3 Disney customer relations principles to steal

Generating a successful business is about getting new customers, and even better, keeping the ones you already have.

Because retaining customers = profit + growth. In fact, according to research conducted by the Temkin Group, loyal customers are five times more likely to purchase from you than new customers.

You’d think then, that businesses would make customer relations a priority.

But from our own personal service experiences, you and I both know that the majority don’t.

Oh sure, every company loves to spout how customer-eccentric they are. But they’re not. They just don’t know it. True story.

The way I’ve been treated – and probably you too – by most companies, you’d think customers grew on trees.

But Disney. Well…

Once upon a time, when an extravagant $350 000 Christmas parade was in the pipeline at Disneyland, the Operating Committee argued against it.

They insisted it was money wasted because the holiday crowds would come to Disneyland with or without the extravagant, costly parade.

In response to them, Walt Disney replied: “We can’t be satisfied, even though we’ll get the crowds at Christmastime. We’ve always got to give ’em a little more. It’ll be worth the investment. If they ever stop coming, it’ll cost 10 times that much to get ’em back.”

He was right.

Disney is renown for it’s exceptional customer relations. They’re so good at it that they have their very own Disney Institute, teaching other companies how to replicate their brilliance in their own industries.

disneyland street sweeper

Once Disney realized that many of their street sweeping staff got asked informational questions by guests, they started investing heavily in training them, so that they would be empowered to delight guests. Here a street sweeper creates a Disney character in the midst of his chores, delighting the crowd around him.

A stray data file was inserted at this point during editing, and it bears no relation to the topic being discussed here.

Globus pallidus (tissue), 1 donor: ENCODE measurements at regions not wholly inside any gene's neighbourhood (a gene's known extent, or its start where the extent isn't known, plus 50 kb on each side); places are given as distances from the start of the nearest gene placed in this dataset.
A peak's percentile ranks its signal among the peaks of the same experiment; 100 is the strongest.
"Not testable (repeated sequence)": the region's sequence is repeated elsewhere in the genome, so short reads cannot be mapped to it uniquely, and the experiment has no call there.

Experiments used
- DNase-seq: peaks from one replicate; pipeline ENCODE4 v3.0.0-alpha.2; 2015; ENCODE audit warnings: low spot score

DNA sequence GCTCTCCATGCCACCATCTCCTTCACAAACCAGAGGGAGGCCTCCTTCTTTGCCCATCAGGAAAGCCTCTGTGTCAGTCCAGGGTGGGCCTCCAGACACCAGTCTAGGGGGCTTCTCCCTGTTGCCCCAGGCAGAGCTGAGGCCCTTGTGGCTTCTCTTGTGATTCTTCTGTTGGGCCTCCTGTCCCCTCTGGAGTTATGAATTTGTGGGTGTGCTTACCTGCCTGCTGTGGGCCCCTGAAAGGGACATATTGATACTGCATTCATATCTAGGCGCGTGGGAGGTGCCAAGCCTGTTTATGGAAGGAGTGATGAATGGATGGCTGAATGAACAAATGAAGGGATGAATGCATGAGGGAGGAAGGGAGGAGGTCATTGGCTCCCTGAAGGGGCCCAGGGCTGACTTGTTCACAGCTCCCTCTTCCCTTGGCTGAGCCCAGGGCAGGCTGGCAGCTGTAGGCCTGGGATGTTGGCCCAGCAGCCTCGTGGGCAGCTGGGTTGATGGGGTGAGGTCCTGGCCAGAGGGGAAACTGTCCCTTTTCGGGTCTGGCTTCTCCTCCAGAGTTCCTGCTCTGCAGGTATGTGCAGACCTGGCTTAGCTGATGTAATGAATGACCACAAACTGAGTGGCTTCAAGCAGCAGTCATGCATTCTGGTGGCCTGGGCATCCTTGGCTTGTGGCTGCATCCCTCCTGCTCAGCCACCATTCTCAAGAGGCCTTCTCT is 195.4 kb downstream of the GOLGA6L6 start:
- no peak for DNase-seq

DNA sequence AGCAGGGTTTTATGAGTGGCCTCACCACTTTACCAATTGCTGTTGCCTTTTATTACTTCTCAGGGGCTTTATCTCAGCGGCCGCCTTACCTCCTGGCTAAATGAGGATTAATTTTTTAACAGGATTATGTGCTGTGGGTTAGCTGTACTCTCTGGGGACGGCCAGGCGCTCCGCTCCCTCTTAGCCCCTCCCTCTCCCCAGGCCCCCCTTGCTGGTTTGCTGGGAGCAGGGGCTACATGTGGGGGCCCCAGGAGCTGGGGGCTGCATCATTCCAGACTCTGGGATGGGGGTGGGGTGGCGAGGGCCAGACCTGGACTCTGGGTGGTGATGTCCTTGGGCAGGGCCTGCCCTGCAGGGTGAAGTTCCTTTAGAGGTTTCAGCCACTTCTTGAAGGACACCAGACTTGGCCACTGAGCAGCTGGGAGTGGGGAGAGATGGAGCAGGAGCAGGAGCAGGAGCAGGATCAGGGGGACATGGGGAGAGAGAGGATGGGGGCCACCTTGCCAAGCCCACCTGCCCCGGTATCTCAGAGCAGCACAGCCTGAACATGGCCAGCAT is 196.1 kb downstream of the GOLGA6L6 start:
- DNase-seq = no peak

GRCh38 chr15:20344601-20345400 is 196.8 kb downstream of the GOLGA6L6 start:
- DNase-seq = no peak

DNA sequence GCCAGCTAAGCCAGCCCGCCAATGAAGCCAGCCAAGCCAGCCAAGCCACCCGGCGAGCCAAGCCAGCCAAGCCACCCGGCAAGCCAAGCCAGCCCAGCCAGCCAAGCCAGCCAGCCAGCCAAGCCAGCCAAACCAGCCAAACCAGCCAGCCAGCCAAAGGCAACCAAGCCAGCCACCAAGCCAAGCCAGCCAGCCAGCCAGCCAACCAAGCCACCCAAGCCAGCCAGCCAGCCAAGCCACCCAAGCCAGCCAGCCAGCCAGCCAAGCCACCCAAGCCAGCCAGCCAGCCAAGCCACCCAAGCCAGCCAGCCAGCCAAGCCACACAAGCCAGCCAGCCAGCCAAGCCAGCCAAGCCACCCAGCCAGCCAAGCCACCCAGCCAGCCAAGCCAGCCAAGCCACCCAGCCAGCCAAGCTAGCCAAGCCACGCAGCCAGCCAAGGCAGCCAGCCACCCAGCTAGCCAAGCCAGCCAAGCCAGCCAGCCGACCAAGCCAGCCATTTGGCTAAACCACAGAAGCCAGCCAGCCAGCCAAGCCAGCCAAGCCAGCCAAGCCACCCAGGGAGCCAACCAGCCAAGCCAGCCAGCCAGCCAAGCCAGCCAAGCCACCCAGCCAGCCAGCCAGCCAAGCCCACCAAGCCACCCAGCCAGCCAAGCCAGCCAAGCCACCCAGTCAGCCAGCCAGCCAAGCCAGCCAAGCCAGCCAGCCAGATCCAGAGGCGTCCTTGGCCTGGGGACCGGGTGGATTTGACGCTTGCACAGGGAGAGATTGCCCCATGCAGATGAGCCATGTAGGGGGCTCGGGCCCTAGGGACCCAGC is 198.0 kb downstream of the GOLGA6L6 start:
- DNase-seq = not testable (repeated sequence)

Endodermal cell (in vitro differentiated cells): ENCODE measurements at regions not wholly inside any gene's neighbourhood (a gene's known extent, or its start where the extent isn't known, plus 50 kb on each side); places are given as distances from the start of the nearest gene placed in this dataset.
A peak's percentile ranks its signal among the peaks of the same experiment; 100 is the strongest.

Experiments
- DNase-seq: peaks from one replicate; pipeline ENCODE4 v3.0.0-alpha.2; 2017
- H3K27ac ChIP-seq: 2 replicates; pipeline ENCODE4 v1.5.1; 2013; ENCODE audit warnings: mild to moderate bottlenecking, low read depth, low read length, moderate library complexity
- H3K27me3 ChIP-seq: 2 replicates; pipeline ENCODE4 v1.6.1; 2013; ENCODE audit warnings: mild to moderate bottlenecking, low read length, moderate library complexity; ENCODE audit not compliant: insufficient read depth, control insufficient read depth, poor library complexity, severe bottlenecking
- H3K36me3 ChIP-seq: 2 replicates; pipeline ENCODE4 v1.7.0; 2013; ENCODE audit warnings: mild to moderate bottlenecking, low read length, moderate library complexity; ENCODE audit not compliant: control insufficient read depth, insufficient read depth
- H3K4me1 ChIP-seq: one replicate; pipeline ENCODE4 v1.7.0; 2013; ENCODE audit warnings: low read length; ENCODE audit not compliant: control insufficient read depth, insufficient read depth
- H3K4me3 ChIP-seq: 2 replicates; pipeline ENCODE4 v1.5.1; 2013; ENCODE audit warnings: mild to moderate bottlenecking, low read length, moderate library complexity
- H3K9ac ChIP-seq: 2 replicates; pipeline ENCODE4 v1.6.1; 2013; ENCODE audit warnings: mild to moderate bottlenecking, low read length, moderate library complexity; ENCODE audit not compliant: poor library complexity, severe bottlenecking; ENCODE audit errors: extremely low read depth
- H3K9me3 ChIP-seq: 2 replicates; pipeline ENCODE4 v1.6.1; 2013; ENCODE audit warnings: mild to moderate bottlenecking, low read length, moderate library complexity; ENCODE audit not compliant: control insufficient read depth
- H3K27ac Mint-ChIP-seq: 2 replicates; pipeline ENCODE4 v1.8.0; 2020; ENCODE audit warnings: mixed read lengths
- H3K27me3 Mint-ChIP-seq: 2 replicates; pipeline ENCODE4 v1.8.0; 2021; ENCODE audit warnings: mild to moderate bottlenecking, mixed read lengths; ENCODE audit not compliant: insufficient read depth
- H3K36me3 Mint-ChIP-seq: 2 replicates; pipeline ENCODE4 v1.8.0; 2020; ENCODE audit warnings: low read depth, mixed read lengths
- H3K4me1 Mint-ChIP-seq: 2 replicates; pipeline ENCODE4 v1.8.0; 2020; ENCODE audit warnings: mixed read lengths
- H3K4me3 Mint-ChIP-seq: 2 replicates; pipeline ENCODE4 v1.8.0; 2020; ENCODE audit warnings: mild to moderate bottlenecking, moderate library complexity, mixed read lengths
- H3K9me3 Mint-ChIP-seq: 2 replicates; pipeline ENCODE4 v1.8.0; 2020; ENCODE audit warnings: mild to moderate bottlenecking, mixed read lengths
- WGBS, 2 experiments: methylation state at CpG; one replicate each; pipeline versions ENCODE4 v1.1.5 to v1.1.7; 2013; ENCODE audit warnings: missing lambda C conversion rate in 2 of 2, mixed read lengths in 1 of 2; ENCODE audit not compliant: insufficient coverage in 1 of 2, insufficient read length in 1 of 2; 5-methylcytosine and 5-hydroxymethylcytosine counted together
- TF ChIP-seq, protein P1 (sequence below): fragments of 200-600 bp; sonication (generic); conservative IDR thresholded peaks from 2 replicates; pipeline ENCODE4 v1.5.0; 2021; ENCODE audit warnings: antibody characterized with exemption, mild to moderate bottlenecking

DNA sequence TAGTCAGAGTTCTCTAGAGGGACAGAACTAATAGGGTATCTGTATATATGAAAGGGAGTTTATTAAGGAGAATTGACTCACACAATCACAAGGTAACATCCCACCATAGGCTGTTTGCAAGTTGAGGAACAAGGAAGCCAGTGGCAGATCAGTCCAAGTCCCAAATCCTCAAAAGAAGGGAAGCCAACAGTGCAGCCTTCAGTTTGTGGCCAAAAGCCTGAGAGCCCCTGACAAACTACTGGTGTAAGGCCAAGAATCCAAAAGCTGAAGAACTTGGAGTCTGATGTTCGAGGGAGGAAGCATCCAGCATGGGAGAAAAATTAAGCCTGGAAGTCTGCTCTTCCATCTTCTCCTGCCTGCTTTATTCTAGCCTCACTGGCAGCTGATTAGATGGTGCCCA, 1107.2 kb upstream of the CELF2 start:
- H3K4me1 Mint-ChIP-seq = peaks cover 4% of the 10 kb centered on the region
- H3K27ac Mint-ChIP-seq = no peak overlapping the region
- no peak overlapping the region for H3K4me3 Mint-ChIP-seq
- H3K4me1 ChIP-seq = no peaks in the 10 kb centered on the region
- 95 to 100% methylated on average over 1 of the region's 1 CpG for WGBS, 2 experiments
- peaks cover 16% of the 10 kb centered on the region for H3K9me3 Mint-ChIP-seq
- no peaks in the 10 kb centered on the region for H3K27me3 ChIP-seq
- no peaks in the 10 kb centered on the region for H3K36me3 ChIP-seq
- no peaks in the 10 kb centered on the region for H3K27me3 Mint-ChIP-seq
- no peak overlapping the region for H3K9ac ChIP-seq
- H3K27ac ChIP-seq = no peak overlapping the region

In this article, I’ll show you how Disney’s Chain of Excellence can be applied in your own business as a start to achieving customer satisfaction levels that will awe your stakeholders, make you new customers through word-of-mouth advertising and keep your old ones.

Disney’s customer relations principles

At the very foundation of Disney’s customer service, lies their Chain of Excellence execution model.

disney's chain of excellenceDisney’s Chain of excellence explained

According to Disney, it’s the leaders of organizations who need to drive employee excellence. Employee excellence drives customer satisfaction which results in repeat business, which equals profit.

Disney should know. They have 70% repeat business in their parks and resorts.

So here’s a question: How much repeat business does your company get?

Anyhoo, moving on…

The model of execution shows that repeat business is driven by guest/customer satisfaction, which is driven by employee excellence, which is driven by leadership excellence.

Lesson #1: Disney customer service is driven from the top down

Now, in most companies, it’s the front-line staff that are tasked with driving customer service. It’s the front-line staff who are sent on service training. Their boss’s? Not so much. And their boss’s bosses? Say what?

Unlike average companies, Disney’s Chain of Excellence is driven by strong leadership. You may want to read about top CEO’s who shared their legendary customer service secrets with Forbes.

And here’s where we learn our first powerful Disney lesson: Business excellence starts with strong leadership.

Let’s send our CEO’s and our CIO’s and our COO’s to service training first, before we send front-line staff. Because it’s leaders who need to drive excellence, not front-line staff.

What does leadership excellence mean for your business?

Here are some ideas about the qualities of exceptional leaders. They:

1. Start with the end in mind. The company’s vision is what drives them. Together with their team, they break the company’s vision into small actionable steps to drive their actions.
2. Lead by example. These leaders are the ones who sit at the call center answering phones for a day. They get down ‘n dirty with their teams.